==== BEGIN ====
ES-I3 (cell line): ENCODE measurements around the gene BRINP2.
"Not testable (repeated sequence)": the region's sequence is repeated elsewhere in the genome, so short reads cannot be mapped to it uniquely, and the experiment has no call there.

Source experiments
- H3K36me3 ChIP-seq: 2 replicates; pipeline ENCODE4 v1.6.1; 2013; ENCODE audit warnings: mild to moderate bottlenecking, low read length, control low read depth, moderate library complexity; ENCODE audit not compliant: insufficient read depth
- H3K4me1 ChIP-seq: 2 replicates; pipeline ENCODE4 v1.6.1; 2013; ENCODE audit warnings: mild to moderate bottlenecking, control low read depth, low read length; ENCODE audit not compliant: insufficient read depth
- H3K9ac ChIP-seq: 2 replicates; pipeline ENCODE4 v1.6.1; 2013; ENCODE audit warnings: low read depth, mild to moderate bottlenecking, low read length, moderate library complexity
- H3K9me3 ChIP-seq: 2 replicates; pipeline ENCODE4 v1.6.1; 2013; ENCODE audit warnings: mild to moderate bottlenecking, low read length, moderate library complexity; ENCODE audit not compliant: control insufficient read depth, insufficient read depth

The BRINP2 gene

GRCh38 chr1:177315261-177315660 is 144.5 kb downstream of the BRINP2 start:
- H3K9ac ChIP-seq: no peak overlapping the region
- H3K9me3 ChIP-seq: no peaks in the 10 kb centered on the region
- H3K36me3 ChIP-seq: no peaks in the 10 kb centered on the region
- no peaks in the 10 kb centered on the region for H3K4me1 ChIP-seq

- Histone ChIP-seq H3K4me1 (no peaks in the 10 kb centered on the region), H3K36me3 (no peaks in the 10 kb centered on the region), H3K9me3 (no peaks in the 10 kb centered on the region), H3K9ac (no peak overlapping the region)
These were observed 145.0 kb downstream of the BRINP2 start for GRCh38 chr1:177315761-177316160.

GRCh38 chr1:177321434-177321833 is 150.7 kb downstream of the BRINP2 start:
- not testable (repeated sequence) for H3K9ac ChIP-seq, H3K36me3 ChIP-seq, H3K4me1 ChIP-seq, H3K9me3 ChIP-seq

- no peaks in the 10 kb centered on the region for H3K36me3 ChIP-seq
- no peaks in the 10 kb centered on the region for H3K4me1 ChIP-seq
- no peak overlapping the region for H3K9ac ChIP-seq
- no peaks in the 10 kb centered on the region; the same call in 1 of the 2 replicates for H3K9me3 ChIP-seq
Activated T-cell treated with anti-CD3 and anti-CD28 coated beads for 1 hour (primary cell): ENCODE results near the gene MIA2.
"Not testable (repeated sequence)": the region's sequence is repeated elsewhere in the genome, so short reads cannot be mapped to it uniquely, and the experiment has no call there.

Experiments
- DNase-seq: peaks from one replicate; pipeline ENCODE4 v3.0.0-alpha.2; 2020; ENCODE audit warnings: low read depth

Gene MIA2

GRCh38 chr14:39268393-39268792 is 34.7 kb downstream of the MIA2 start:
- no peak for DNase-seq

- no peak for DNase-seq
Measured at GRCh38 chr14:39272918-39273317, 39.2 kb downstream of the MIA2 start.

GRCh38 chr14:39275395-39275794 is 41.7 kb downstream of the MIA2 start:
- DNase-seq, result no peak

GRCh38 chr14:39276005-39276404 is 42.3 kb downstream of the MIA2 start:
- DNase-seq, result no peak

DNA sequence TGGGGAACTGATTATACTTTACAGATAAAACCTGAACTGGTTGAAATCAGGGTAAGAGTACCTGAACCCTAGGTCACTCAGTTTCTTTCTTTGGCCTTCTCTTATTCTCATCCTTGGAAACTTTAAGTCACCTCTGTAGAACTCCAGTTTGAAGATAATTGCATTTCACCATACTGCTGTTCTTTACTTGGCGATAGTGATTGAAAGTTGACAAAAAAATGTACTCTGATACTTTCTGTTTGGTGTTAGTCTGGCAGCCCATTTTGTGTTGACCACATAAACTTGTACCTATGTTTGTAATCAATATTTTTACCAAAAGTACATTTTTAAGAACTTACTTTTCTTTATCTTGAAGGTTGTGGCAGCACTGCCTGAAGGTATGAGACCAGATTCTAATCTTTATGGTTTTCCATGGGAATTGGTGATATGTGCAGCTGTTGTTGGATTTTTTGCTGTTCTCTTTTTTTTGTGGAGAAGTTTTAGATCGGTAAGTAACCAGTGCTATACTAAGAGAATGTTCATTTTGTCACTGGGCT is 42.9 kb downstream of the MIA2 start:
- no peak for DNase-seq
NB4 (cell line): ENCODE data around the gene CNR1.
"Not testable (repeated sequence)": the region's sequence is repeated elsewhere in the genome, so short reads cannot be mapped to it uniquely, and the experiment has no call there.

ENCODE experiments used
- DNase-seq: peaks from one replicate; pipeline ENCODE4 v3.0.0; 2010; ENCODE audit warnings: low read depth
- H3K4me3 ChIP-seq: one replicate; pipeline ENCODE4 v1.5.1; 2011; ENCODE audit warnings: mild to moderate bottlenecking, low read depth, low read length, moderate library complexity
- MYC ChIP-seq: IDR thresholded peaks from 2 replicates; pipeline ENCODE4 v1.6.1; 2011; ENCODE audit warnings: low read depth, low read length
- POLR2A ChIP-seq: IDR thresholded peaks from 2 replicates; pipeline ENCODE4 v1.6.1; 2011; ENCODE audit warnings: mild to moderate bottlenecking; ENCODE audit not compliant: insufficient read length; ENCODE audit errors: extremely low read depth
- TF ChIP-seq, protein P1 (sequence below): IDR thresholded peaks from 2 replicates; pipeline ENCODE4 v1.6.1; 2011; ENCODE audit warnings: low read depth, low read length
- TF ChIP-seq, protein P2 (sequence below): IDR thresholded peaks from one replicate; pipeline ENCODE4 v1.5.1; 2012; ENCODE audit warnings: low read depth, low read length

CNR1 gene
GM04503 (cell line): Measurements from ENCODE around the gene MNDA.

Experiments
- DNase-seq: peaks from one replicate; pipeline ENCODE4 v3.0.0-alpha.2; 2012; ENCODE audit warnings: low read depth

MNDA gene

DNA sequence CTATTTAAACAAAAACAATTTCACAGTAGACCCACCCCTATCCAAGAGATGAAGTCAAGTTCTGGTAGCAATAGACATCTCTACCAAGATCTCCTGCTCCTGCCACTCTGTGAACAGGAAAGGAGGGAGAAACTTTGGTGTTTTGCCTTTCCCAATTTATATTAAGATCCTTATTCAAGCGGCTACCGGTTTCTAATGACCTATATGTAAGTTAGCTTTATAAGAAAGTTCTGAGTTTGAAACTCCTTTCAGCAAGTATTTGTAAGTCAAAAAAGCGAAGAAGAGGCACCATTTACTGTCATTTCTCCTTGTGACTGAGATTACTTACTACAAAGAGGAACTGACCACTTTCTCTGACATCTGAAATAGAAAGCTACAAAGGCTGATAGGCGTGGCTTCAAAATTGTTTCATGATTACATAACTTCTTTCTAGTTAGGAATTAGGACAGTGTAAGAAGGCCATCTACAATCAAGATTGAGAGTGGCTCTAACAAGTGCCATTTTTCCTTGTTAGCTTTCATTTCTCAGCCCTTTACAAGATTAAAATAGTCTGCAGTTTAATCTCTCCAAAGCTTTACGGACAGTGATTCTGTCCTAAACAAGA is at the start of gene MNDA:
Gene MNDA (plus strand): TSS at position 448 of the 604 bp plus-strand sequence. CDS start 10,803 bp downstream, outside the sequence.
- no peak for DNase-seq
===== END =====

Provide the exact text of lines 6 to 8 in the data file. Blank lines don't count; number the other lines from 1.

- H3K9ac ChIP-seq: 2 replicates; pipeline ENCODE4 v1.6.1; 2013; ENCODE audit warnings: low read depth, mild to moderate bottlenecking, low read length, moderate library complexity
- H3K9me3 ChIP-seq: 2 replicates; pipeline ENCODE4 v1.6.1; 2013; ENCODE audit warnings: mild to moderate bottlenecking, low read length, moderate library complexity; ENCODE audit not compliant: control insufficient read depth, insufficient read depth

The BRINP2 gene